Words speak louder than actionsWritten by Jeff Minick
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A Postcard From The Volcano: A Novel of Pre-War Germany by Lucy Beckett. Ignatius Press, 2009. 520 pages
World War II has long provided Americans with literary meat and drink. The combat novels of men like James Jones, Norman Mailer, and Anton Myrer remain in print; scores of espionage novels centered on the War remain popular among readers; writers as different in temperament as William Manchester and Eugene Sledge have given us memoirs that will long be read as meditations on both the war and on combat and conflict in general.
In A Postcard From The Volcano: A Novel of Pre-War Germany (Ignatius Press, 978-1-58617-269-5, $19.95), Lucy Beckett, an English teacher, author and mother of four children, has written a thick novel different from most other fictional takes on the war. Easily summarized — Beckett focuses on a group of young students, mostly Germans and Poles, who become friends in the 1920s and 1930s, and so stand witness to the rise of both Stalinism and Nazism — A Postcard From The Volcano is not so easily digested. Beckett takes us on a long, leisurely tour of battlefields — not the bloody arenas of Stalingrad, Normandy or the Blitz, but the battlefields of the mind and heart of intelligent young people who, caught up in the maelstrom of ideology and faith struggling for dominance in Europe at the time, are forced to pick sides in the growing conflict and then to live by their decisions.
What separates A Postcard From The Volcano from other books about the war is its emphasis on ideas. Beckett understands that concepts like Nazism, Communism, dialectical materialism, and even Catholicism and Protestantism do not emerge full-blown out of nowhere. These philosophies and the others she brings into discussion in her novel — the discussions among the students range from Shakespeare to Nietzsche, from Plato to St. Paul — supply the foundations for Europe’s cathedral of horrors and heroism: the Holocaust, the millions of deaths from war and aerial bombings, the brave but seemingly futile resistance to an all-powerful state by so many Germans, Poles, and Russians.
Max Ernst, Count von Hofmannswaldeu, a German from Silesia, stands at the center of Beckett’s story. Born 13 years before the end of the First World War, Max comes of age in a Germany torn by war and by the tribulations that follow in the aftermath of that war. His father, an aristocrat proud both of the Prussian military and of Germany in general, is murdered during a riot in a village near their home after the war; Max’s brother, a soldier of the Great War, joins the brutal Freikorps and eventually helps bring Hitler to power; his mother, who is Jewish, proves the cause of Max’s own fall from state approval; his mentor and tutor, Dr. Mendel, also Jewish, gives Max lessons in humanism along with Latin and Greek.
When Max goes off to the university, he befriends a group of students who will influence the direction of his life and his thinking. Strongest among these influences is Adam, a cosmopolitan free-thinker with whom Max debates religion, science and philosophy. He also falls in love with Anna Halperin, a Jewish girl who is forced by Nazism to return to Russia then to Lithuania, where she marries and has children.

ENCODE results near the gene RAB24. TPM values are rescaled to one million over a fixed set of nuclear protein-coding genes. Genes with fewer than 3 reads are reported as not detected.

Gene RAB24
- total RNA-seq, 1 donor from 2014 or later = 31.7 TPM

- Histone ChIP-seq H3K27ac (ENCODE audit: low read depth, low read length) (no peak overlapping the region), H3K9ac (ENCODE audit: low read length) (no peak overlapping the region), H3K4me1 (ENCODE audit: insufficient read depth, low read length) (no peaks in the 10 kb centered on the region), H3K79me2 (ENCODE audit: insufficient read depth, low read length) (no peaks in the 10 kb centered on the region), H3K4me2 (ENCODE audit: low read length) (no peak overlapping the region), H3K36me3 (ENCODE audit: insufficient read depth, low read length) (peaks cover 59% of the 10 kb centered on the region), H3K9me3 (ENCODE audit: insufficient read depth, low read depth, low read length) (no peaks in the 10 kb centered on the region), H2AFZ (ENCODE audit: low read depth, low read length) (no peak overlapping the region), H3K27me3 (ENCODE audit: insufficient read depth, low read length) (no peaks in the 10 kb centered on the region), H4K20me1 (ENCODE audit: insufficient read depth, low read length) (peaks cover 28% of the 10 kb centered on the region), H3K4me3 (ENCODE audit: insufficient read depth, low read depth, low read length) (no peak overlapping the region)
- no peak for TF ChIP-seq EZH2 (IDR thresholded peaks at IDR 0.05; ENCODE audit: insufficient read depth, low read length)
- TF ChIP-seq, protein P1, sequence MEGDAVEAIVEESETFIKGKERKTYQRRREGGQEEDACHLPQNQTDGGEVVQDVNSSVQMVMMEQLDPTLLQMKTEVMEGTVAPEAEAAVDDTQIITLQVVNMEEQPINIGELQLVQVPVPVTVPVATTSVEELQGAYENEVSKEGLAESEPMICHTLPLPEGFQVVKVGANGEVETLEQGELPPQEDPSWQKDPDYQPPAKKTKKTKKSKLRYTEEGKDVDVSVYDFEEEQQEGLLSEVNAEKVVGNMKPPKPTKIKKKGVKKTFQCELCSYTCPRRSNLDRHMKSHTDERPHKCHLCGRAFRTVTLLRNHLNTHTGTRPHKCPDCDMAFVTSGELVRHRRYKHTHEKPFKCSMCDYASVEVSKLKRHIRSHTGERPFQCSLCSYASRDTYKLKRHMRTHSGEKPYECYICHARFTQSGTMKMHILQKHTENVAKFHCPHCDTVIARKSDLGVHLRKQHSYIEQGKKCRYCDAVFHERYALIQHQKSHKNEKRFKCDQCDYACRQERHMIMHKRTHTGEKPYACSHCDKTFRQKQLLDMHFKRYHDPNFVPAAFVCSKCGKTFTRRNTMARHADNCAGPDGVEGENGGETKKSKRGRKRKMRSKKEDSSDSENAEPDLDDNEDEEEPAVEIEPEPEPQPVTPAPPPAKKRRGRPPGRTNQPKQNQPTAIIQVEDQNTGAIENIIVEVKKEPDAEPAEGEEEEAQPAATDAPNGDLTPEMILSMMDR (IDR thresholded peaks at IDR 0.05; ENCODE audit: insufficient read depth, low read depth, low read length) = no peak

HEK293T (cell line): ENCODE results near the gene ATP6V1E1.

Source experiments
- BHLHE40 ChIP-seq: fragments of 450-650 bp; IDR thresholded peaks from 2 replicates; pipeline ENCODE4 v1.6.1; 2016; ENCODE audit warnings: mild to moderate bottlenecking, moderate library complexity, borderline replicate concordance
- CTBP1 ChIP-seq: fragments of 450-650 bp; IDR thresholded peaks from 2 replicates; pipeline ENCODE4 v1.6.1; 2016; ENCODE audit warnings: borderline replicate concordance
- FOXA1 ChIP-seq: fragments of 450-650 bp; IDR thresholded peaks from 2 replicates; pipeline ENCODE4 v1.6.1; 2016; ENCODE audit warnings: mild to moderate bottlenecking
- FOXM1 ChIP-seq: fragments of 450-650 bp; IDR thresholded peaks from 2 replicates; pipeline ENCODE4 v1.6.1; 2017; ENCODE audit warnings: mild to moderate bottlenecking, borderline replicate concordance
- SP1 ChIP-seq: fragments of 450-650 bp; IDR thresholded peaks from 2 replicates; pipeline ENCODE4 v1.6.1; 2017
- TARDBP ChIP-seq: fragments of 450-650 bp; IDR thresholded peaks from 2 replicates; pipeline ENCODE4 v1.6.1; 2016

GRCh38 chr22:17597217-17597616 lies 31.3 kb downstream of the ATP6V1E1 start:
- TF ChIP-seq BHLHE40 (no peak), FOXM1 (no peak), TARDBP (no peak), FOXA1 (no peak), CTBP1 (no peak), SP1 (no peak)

These two friends and others — medical and law students — are, by the end of A Postcard From The Volcano, swept up into the rushing current of history surrounding them. Each discovers the truth of the adage: “You may not be interested in war and politics, but politics and war is very much interested in you.” Each character in Beckett’s novel must play out the conflicts of politics and war while still trying to find meaning and hope in their philosophies and various faiths.
A Postcard From The Volcano will not appeal to a wide audience of readers. Beckett gives over much of her book to conversations, long discursive discussions about ideas and political events which will undoubtedly try the patience of many visitors to the book, particularly those who are accustomed to reading today’s fast-paced novels. Even readers who enjoy the book may find themselves wishing that Beckett had opted for more action rather than so much talk, that she had added more excitement to her novel, the thuggery, street fights, and violence that marked this European era.
Such an option, however, might well have damaged the purpose behind Postcard From The Volcano. As we follow the winding trail of opinions and ponderings highlighting Beckett’s novel, we begin to discern a special purpose in her prose, the reason behind so much wind and so little lightning. Beckett seems to offer to us the subtle message that ideas are more important than actions, for it is ideas, those creations of humankind that can shape and caress the lives of a million followers, that inevitably form the matchsticks and powder of action.
Ignatius Press, which normally puts out books closely associated with Catholicism, deserves commendation for publishing A Postcard From The Volcano. Few other publishers would be willing to touch such a collection of dialogues that at first glance seem part freshman bull sessions and part a recording of conversations taken from the teachers’ lounge in the philosophy department of a prestigious university. Despite this canard, A Postcard From The Volcano and its grinding historical recreation is worth the extra effort. Its analyses will stay with loyal readers for a long time, a reminder of our past, a reflection of sorts of our present, and a possible warning about the near future.